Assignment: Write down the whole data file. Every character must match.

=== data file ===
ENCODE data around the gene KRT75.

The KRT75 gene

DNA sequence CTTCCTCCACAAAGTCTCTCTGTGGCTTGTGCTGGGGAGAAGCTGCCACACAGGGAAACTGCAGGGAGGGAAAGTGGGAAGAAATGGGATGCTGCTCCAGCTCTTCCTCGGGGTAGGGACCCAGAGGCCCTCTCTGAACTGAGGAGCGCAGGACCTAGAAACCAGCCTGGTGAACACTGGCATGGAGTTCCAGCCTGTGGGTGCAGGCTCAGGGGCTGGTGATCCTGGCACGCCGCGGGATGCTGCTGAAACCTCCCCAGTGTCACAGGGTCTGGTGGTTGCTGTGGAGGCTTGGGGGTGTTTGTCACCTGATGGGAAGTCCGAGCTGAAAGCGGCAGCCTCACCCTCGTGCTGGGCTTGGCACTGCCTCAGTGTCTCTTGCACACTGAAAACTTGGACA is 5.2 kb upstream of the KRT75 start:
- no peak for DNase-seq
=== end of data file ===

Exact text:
ENCODE data around the gene KRT75.

The KRT75 gene

DNA sequence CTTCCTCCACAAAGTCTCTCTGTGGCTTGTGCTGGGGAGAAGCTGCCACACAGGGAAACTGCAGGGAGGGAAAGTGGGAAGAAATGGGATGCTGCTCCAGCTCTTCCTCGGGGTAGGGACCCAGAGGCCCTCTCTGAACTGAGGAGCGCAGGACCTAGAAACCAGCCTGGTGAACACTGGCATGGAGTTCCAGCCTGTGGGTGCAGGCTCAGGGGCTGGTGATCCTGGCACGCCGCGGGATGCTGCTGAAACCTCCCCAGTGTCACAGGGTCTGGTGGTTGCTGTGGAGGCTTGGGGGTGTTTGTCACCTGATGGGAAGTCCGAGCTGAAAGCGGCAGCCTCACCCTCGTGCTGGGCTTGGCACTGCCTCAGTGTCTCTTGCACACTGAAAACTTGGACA is 5.2 kb upstream of the KRT75 start:
- no peak for DNase-seq